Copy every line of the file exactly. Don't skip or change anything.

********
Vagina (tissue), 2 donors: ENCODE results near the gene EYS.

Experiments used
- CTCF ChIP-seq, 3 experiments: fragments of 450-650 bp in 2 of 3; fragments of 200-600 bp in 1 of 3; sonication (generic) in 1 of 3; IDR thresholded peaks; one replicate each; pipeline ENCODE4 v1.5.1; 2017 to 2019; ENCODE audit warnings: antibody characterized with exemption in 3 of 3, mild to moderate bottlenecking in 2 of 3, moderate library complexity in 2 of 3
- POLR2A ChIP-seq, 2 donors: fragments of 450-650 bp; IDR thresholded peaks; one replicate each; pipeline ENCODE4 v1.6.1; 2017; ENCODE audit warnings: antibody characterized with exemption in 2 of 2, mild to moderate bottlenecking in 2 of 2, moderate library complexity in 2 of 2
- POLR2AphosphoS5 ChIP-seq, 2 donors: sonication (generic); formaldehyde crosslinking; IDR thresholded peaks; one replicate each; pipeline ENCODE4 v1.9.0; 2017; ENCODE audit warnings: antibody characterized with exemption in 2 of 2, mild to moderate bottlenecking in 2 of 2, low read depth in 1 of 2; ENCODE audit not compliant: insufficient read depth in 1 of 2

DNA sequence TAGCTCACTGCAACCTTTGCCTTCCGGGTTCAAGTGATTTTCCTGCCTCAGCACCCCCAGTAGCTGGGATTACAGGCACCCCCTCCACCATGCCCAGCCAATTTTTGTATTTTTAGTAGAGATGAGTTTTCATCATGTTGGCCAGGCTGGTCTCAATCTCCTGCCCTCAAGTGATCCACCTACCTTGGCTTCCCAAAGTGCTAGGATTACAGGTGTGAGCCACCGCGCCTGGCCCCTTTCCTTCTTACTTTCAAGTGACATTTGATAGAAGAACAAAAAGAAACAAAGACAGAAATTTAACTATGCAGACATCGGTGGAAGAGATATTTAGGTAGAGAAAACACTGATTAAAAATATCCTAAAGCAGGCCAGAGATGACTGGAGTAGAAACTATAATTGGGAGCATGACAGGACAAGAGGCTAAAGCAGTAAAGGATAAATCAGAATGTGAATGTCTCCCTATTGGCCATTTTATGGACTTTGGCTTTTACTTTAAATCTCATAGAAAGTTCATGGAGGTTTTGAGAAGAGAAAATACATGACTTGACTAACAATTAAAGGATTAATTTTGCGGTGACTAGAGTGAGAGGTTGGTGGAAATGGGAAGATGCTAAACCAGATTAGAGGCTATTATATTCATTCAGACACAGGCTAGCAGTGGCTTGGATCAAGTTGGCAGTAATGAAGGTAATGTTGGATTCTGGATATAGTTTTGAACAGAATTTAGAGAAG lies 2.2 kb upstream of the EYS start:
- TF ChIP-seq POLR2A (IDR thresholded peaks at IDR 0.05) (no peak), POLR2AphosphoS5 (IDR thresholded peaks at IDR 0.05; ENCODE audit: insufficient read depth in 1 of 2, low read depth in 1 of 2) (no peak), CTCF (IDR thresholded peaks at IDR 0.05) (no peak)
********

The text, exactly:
Vagina (tissue), 2 donors: ENCODE results near the gene EYS.

Experiments used
- CTCF ChIP-seq, 3 experiments: fragments of 450-650 bp in 2 of 3; fragments of 200-600 bp in 1 of 3; sonication (generic) in 1 of 3; IDR thresholded peaks; one replicate each; pipeline ENCODE4 v1.5.1; 2017 to 2019; ENCODE audit warnings: antibody characterized with exemption in 3 of 3, mild to moderate bottlenecking in 2 of 3, moderate library complexity in 2 of 3
- POLR2A ChIP-seq, 2 donors: fragments of 450-650 bp; IDR thresholded peaks; one replicate each; pipeline ENCODE4 v1.6.1; 2017; ENCODE audit warnings: antibody characterized with exemption in 2 of 2, mild to moderate bottlenecking in 2 of 2, moderate library complexity in 2 of 2
- POLR2AphosphoS5 ChIP-seq, 2 donors: sonication (generic); formaldehyde crosslinking; IDR thresholded peaks; one replicate each; pipeline ENCODE4 v1.9.0; 2017; ENCODE audit warnings: antibody characterized with exemption in 2 of 2, mild to moderate bottlenecking in 2 of 2, low read depth in 1 of 2; ENCODE audit not compliant: insufficient read depth in 1 of 2

DNA sequence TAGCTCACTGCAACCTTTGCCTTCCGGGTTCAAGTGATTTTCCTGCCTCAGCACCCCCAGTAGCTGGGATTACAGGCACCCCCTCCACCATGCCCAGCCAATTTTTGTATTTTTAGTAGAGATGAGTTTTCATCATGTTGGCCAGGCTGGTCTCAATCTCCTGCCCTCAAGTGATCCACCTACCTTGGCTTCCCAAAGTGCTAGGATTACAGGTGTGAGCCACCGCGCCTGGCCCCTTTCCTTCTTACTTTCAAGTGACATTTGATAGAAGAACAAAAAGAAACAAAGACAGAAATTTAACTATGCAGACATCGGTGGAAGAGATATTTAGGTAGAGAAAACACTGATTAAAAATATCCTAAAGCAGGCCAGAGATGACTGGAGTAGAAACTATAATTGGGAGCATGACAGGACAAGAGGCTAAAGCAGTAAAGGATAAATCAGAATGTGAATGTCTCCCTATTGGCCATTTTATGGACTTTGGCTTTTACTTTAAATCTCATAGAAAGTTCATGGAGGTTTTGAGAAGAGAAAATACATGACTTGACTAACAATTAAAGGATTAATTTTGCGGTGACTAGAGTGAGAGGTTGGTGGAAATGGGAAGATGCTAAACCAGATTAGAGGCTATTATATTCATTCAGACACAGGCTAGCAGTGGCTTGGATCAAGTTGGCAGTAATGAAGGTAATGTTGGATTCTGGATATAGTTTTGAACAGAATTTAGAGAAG lies 2.2 kb upstream of the EYS start:
- TF ChIP-seq POLR2A (IDR thresholded peaks at IDR 0.05) (no peak), POLR2AphosphoS5 (IDR thresholded peaks at IDR 0.05; ENCODE audit: insufficient read depth in 1 of 2, low read depth in 1 of 2) (no peak), CTCF (IDR thresholded peaks at IDR 0.05) (no peak)